Australians are living longer but half of us have a chronic health condition which impacts our quality of life.
That is one of the key findings of the latest Australian Institute of Health and Welfare Australia's (AIHW) Health 2018 report.
The chair of the Chronic Disease Prevention Alliance, Professor Sanchia Aranda, said a significant proportion of conditions were caused by high body mass, poor diet and physical inactivity.
"As our Australian population ages, the number of us living with chronic disease is expected to balloon," she said.
"For Australia to lead on the global stage, we need to show a commitment to addressing the way food is formulated, promoted and labelled and creating environments where the healthy choice in nutrition and physical activity is the easy and obvious choice."
One in two adult Australians have at least one of eight common chronic conditions: cancer, cardiovascular disease, mental health conditions, arthritis, back pain and problems, chronic obstructive pulmonary disease, asthma and diabetes.
Almost one in four Australians have two or more of these conditions.
Dr Terry Slevin from Public Health Australia said a third of chronic diseases were preventable.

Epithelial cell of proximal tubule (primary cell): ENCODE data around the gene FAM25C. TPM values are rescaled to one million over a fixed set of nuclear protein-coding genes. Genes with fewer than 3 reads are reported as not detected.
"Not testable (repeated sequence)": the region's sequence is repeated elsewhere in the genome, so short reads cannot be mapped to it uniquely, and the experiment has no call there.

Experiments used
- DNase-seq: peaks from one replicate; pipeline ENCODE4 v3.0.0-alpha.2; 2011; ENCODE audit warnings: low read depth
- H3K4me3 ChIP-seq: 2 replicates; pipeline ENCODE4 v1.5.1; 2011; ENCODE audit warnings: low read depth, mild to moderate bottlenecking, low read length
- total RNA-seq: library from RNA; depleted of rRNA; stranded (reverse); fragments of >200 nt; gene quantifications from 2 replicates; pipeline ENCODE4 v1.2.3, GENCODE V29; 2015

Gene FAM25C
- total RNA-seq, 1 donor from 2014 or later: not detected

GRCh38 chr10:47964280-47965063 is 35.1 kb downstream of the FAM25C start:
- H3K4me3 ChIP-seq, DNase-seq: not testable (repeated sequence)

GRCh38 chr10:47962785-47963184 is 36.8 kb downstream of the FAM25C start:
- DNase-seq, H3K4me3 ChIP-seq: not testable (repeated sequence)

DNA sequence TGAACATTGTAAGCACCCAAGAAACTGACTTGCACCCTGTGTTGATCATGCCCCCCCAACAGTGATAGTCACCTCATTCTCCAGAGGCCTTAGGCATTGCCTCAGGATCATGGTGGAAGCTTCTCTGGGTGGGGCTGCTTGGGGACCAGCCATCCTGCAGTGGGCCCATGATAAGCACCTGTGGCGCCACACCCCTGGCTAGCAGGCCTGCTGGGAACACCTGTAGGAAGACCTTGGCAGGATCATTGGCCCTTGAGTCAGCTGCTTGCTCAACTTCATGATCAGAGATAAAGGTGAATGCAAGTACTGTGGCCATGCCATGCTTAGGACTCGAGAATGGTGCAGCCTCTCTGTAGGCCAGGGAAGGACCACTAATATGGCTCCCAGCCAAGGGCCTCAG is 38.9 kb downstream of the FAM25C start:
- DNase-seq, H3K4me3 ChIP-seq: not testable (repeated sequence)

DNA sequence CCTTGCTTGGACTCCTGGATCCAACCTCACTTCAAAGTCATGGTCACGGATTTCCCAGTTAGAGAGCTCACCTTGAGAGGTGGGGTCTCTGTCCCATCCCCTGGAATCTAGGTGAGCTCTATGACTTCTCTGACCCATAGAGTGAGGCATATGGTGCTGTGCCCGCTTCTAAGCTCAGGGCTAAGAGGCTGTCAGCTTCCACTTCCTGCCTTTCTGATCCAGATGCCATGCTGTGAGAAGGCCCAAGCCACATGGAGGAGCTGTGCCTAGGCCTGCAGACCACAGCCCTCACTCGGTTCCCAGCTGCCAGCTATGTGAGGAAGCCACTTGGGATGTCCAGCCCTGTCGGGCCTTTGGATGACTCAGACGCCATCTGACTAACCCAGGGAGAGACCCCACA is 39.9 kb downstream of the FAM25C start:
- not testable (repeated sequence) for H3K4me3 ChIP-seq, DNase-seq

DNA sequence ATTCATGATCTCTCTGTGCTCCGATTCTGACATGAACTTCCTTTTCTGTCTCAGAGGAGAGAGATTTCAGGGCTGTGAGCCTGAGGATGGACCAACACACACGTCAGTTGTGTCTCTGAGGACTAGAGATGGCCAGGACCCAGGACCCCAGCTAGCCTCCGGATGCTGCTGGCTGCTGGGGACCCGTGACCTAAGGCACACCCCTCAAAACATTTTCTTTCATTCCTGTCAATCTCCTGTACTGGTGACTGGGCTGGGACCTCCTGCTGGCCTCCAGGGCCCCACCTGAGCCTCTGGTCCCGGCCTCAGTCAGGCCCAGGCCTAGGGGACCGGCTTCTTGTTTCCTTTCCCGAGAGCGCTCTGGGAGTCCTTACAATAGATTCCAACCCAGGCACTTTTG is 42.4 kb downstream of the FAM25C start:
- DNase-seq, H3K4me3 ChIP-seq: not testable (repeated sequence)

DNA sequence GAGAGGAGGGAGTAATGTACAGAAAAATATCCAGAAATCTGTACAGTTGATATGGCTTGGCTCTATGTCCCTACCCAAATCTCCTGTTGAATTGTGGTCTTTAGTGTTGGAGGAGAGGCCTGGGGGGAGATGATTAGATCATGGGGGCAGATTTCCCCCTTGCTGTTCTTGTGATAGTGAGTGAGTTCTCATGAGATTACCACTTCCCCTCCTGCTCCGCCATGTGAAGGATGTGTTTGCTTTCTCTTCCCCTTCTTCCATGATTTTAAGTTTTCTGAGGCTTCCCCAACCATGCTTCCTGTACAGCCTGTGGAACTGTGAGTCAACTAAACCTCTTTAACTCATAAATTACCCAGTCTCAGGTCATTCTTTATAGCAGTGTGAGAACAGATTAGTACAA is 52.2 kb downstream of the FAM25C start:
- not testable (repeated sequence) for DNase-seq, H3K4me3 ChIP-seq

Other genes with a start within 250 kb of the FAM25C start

"We don't have a clear coherent plan to tackle this and we need to focus on prevention," he said.
The report found that as a whole, chronic conditions account for 87 per cent of deaths, 61 per cent of total disease burden and more than one-third of hospitalisations.
Obesity continues to be a major risk factor for chronic diseases.
The report found six out of 10 adults were now overweight or obese, while the proportion who are "severely obese" has doubled.
AIHW chief executive officer Barry Sandison said those with lower incomes were three times as likely to smoke or have diabetes.
"Those in the lowest group are more than twice as likely to avoid seeing a dentist or filling a prescription due to cost," he said.
As well as cancer, mental illness and coronary heart disease: